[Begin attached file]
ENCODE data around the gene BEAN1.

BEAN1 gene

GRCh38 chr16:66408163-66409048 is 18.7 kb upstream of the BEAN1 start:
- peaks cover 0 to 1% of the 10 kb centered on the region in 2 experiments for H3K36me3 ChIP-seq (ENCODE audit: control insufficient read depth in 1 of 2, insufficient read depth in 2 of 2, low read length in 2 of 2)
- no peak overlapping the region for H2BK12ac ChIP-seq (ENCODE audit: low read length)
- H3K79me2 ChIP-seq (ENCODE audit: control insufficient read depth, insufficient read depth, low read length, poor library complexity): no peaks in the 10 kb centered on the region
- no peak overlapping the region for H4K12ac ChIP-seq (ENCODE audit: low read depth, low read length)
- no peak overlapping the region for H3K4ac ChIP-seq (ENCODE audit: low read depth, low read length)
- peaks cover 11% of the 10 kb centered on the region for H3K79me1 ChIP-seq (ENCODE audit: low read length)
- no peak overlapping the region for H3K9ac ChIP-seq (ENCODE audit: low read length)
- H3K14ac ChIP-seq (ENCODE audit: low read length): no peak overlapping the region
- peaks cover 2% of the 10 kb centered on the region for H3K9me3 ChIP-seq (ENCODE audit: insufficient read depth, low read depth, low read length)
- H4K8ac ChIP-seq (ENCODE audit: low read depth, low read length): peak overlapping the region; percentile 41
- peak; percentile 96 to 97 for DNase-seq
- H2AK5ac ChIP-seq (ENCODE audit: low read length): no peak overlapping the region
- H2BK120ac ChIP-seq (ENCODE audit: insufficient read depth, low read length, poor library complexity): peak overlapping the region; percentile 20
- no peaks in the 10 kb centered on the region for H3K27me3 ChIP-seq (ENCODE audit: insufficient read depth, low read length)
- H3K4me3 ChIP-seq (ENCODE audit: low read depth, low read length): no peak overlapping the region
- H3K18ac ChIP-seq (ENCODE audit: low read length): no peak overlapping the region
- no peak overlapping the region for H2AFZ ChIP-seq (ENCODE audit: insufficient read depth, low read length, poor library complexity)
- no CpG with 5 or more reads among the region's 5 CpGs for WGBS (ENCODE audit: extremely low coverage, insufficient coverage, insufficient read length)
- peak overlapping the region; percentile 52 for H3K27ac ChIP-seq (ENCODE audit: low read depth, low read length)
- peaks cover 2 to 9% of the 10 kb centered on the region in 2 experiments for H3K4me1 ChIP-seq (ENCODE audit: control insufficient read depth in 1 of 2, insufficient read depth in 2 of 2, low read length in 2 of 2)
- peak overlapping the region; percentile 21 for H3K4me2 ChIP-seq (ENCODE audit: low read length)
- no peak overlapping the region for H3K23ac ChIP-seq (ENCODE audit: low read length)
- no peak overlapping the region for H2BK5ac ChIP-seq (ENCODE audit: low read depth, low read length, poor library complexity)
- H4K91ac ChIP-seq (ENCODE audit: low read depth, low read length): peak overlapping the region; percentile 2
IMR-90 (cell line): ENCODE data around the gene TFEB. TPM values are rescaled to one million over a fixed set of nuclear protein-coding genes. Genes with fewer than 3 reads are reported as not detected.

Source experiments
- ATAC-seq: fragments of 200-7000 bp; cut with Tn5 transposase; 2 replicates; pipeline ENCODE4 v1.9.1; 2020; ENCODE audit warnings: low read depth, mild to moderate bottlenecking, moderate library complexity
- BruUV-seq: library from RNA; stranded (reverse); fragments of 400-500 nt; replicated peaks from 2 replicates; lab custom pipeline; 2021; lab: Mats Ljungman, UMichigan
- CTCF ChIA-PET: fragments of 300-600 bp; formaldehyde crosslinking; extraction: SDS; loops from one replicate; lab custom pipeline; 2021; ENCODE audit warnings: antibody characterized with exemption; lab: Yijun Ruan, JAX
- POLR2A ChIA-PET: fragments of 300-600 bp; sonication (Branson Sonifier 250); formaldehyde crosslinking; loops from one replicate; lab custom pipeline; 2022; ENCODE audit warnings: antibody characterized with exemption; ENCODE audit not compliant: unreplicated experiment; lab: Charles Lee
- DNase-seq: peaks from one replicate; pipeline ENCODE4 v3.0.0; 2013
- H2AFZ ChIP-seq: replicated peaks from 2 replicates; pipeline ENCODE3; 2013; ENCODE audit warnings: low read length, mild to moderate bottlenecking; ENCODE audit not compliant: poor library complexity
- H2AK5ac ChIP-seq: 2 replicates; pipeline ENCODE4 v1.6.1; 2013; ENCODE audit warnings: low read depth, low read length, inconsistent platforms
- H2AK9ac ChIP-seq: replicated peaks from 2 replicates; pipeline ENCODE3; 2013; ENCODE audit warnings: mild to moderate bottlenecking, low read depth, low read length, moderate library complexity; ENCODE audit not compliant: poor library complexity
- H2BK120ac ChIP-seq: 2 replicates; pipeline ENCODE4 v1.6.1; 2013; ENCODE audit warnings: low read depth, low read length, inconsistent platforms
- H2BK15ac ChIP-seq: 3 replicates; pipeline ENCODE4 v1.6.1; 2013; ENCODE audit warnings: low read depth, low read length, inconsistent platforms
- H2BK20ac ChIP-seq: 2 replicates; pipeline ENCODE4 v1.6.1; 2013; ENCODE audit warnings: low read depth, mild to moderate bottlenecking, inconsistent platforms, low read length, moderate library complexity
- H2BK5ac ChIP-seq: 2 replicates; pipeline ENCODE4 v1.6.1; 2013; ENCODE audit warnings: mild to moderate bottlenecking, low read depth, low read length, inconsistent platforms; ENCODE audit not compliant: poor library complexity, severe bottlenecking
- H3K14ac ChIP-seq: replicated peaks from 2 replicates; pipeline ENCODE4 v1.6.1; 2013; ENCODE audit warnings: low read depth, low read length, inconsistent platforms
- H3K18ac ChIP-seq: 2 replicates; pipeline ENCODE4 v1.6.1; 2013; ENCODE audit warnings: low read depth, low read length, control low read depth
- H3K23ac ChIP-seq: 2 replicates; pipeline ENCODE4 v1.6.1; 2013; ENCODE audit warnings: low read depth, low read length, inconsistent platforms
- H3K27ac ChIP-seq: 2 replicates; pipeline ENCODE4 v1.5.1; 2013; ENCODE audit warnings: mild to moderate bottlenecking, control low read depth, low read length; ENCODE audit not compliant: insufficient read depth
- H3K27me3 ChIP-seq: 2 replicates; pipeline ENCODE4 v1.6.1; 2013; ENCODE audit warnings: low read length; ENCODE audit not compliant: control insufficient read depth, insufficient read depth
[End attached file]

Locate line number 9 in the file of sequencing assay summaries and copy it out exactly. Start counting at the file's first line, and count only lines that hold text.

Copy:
- peaks cover 11% of the 10 kb centered on the region for H3K79me1 ChIP-seq (ENCODE audit: low read length)